The apprentice was deeply disturbed: “Master, your answers are counter to all of the math I have ever learned!” “This is how mathematics is performed in my dojo,” the master retorted. The apprentice pleaded, “But master, can I be warned if I perform an operation that results in an unknowable answer?” “Of course,” said the master, and taught his apprentice an ancient incantation.

Some time later the apprentice was preparing to add some large numbers. He cautiously uttered the incantation. Nothing seemed to happen, so he proceeded with his mathematical operations. Suddenly his master appeared. Without a word, he simultaneously drew his sword and struck a match. He then proceeded to commit harakiri while burning his dojo to the ground. As the apprentice fled for his life, he was enlightened.

]]>This first one really puzzled me for a while and made me question the basic foundations of my Python knowledge, but it turns out that the solution is quite reasonable. I was given the following piece of code, which should print out a multiplication table, and told to fix the bug that was causing it to malfunction. See if you can spot it:

table = [[0]*10]*10 for i in range(1,11): for j in range(1, 11): table[i-1][j-1] = i*j for i in range(10): for j in range(10): print table[i][j], print

Now because I’m not Dutch (see `import this`

), I was pulling my hair out for a while.
I even resorted to verifying that Python was parsing the code in the way I expected.
This task is made surprisingly easy by the ast module.
I eventually did come to my senses though after looking a little more closely.

In Python, mutable objects like lists are never copied unless you specifically ask for copying.
The first line above looks like it’s making a list of ten sublists, each containing ten zeroes.
In reality though, it makes a list of ten *references* to the same one sublist with the ten zeroes.
Note that this issue doesen’t affect the actual zero values themselves as they are immutable.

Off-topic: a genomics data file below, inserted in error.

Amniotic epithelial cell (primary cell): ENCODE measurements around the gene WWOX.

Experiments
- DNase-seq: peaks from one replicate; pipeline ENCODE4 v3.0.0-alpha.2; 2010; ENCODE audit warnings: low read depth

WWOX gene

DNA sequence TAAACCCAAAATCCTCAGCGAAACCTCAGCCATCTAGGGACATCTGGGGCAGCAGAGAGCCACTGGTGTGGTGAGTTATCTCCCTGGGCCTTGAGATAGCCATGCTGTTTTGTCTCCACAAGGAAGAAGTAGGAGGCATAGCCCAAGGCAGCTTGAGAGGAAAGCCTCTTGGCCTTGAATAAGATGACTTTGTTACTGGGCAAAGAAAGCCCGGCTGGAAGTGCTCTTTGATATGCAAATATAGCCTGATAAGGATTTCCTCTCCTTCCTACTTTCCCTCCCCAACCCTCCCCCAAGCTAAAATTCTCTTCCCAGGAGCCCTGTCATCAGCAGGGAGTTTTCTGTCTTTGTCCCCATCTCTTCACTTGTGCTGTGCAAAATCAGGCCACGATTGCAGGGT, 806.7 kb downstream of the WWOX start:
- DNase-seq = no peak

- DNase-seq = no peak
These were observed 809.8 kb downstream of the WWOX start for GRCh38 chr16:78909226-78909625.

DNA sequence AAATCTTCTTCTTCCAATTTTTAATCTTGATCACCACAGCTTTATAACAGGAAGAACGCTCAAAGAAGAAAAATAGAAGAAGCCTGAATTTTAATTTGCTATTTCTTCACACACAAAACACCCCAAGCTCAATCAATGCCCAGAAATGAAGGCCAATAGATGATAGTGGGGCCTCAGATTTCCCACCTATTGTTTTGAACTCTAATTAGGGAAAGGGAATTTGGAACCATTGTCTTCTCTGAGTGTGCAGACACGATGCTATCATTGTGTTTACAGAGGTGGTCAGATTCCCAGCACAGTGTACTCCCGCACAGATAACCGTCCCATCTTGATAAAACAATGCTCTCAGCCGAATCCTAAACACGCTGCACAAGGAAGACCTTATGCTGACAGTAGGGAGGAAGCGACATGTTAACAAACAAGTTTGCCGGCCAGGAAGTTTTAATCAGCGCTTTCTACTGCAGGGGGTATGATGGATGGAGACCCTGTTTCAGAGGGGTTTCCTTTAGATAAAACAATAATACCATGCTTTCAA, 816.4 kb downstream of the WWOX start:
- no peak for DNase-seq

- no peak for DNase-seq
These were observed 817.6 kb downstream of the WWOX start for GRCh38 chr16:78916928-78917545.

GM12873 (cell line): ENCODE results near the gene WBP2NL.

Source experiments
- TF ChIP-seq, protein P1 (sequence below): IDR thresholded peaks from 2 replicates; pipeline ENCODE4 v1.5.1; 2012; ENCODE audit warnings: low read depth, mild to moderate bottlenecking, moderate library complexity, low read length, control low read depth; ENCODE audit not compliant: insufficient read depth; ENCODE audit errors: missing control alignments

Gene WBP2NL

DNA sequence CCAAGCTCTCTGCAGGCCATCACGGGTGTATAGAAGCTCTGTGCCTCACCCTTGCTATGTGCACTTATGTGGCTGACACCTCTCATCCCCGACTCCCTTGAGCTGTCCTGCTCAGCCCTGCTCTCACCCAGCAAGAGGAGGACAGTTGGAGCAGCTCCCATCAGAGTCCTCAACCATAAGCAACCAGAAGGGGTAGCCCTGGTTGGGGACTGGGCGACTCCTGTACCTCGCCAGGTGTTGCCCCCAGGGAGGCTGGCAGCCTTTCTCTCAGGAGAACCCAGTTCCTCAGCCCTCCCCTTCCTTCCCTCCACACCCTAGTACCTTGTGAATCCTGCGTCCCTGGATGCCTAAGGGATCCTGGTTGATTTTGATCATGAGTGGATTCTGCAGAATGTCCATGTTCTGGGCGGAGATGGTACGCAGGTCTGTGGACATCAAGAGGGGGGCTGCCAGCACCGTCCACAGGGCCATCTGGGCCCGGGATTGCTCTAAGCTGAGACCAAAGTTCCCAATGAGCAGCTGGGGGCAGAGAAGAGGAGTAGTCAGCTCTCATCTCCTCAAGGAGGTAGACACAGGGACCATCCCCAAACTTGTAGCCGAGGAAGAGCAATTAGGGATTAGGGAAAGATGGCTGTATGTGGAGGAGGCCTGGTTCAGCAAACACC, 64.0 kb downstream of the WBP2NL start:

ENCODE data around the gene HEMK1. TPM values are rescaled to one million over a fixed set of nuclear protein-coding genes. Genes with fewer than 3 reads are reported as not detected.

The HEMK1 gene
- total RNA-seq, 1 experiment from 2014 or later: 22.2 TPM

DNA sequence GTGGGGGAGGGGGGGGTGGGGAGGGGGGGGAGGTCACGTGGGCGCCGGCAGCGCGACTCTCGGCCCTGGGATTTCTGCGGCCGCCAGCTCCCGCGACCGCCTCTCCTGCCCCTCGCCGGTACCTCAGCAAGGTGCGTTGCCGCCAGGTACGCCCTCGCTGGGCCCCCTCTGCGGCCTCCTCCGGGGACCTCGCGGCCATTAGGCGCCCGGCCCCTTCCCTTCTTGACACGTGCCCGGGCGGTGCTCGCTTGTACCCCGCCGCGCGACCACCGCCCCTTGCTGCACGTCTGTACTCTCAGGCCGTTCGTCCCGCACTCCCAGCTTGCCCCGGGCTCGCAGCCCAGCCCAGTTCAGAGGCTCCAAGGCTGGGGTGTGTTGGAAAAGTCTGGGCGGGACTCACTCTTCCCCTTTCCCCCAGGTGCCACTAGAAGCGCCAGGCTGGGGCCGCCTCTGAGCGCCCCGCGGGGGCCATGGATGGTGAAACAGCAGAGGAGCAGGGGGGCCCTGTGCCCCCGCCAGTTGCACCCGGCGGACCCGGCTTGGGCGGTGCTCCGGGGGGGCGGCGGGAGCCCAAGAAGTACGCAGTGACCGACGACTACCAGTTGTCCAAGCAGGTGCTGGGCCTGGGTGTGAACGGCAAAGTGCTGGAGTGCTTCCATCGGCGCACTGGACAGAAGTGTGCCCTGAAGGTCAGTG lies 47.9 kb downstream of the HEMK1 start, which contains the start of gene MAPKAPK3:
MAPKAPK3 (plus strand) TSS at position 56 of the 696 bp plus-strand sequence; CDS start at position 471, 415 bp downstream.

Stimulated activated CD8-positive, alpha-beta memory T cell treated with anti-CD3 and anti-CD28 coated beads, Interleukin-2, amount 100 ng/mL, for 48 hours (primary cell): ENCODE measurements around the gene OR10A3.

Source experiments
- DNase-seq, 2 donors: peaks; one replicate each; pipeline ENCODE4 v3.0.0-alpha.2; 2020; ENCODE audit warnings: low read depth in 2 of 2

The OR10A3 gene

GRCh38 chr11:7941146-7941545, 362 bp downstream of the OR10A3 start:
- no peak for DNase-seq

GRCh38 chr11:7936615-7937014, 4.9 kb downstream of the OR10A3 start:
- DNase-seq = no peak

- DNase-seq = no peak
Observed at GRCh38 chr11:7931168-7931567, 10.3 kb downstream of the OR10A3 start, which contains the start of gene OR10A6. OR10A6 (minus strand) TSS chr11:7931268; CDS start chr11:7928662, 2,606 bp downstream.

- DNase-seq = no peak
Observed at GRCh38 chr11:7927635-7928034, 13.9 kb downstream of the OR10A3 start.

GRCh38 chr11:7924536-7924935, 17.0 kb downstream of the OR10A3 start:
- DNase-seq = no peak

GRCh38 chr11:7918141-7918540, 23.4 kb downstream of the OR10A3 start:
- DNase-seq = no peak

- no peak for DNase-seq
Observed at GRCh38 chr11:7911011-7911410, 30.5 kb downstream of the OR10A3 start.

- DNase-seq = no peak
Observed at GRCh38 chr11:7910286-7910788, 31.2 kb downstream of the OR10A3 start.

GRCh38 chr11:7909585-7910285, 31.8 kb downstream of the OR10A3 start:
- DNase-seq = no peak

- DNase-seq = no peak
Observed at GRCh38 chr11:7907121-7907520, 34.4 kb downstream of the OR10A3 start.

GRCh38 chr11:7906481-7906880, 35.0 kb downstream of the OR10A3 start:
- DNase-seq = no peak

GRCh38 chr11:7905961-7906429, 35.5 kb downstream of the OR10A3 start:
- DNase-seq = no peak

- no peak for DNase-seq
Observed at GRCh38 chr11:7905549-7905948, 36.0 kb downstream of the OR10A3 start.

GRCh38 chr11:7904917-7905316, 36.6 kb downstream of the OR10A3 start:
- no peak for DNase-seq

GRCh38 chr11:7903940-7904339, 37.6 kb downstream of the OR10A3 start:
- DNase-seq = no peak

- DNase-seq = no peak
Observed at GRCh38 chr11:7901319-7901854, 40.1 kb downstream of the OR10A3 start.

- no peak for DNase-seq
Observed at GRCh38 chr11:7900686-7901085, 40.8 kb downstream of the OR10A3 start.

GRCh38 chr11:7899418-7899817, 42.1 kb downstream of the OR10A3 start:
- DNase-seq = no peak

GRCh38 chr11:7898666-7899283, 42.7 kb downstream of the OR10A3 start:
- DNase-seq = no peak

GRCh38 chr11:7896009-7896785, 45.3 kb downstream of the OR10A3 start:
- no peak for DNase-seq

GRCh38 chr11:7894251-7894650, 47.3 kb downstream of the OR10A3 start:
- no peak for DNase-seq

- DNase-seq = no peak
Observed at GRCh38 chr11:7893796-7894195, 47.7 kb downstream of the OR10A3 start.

To demonstrate:

>>> table[0] is table[1] True >>> from itertools import combinations >>> all(r1 is r2 for (r1, r2) in combinations(table, 2)) True

So all of our rows are actually stored in the same list. Because of this, whenever we update a value in any row of our table it effectively updates all of the rows, putting that value in the same position. There is really only one row, it just happens to be accessible in ten different places. That’s why we end up with all of the rows having the values we’d expect to be in the last row.

Here’s a better way to print out the multiplication table, by simply printing the values instead of storing them and reading them back.
It also uses `xrange()`

instead of `range()`

to save some memory and aligns all of the columns with string formatting.

for i in xrange(1, 11): for j in xrange(1, 11): print "%3d" % (i * j), print

Stay tuned for more coding solutions and Python trivia!

]]>Instead, I’ll simply say that I greatly appreciate the wisdom I’ve gained from others who contribute to sites similar to this one. There have been countless times when I’ve been searching for a solution to a problem so specific I thought I’d never find an answer. But then I find that some kind soul has run into the exact same dilemma and has taken the time to share their solution with the world. Hopefully through this blog I’ll be able to share my own solutions to esoteric problems and help others avoid the situation depicted below.

*Wisdom of the Ancients by Randall Munroe / CC BY-NC 2.5*

Either that or it’ll be something pretty for potential employers to admire.

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